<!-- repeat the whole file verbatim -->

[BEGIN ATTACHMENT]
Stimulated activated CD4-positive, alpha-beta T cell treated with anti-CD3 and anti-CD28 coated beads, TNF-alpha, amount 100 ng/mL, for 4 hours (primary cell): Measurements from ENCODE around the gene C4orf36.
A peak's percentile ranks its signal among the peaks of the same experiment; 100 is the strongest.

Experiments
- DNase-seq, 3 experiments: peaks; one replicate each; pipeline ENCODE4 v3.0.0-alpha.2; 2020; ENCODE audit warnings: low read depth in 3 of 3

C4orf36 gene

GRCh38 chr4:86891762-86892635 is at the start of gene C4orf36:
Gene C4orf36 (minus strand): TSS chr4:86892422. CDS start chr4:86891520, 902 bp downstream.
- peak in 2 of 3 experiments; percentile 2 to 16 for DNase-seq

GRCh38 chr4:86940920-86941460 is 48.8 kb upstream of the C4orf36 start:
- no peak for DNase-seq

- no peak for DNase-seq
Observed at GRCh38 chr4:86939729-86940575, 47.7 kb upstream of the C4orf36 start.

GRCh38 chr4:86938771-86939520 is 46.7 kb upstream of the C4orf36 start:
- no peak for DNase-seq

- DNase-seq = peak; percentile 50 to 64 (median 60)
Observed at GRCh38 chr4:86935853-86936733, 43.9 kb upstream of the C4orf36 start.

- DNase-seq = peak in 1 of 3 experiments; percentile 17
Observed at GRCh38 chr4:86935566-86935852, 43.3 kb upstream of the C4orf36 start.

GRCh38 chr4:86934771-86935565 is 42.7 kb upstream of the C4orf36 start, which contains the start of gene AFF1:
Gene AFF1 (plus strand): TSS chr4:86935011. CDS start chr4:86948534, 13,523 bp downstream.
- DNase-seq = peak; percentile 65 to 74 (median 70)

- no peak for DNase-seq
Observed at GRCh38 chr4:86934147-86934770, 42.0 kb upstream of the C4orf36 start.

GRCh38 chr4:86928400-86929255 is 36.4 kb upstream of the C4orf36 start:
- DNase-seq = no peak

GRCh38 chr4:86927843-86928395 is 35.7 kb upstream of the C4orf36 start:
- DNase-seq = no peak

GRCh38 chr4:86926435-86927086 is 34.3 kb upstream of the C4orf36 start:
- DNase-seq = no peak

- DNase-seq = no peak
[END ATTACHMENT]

Stimulated activated CD4-positive, alpha-beta T cell treated with anti-CD3 and anti-CD28 coated beads, TNF-alpha, amount 100 ng/mL, for 4 hours (primary cell): Measurements from ENCODE around the gene C4orf36.
A peak's percentile ranks its signal among the peaks of the same experiment; 100 is the strongest.

Experiments
- DNase-seq, 3 experiments: peaks; one replicate each; pipeline ENCODE4 v3.0.0-alpha.2; 2020; ENCODE audit warnings: low read depth in 3 of 3

C4orf36 gene

GRCh38 chr4:86891762-86892635 is at the start of gene C4orf36:
Gene C4orf36 (minus strand): TSS chr4:86892422. CDS start chr4:86891520, 902 bp downstream.
- peak in 2 of 3 experiments; percentile 2 to 16 for DNase-seq

GRCh38 chr4:86940920-86941460 is 48.8 kb upstream of the C4orf36 start:
- no peak for DNase-seq

- no peak for DNase-seq
Observed at GRCh38 chr4:86939729-86940575, 47.7 kb upstream of the C4orf36 start.

GRCh38 chr4:86938771-86939520 is 46.7 kb upstream of the C4orf36 start:
- no peak for DNase-seq

- DNase-seq = peak; percentile 50 to 64 (median 60)
Observed at GRCh38 chr4:86935853-86936733, 43.9 kb upstream of the C4orf36 start.

- DNase-seq = peak in 1 of 3 experiments; percentile 17
Observed at GRCh38 chr4:86935566-86935852, 43.3 kb upstream of the C4orf36 start.

GRCh38 chr4:86934771-86935565 is 42.7 kb upstream of the C4orf36 start, which contains the start of gene AFF1:
Gene AFF1 (plus strand): TSS chr4:86935011. CDS start chr4:86948534, 13,523 bp downstream.
- DNase-seq = peak; percentile 65 to 74 (median 70)

- no peak for DNase-seq
Observed at GRCh38 chr4:86934147-86934770, 42.0 kb upstream of the C4orf36 start.

GRCh38 chr4:86928400-86929255 is 36.4 kb upstream of the C4orf36 start:
- DNase-seq = no peak

GRCh38 chr4:86927843-86928395 is 35.7 kb upstream of the C4orf36 start:
- DNase-seq = no peak

GRCh38 chr4:86926435-86927086 is 34.3 kb upstream of the C4orf36 start:
- DNase-seq = no peak

- DNase-seq = no peak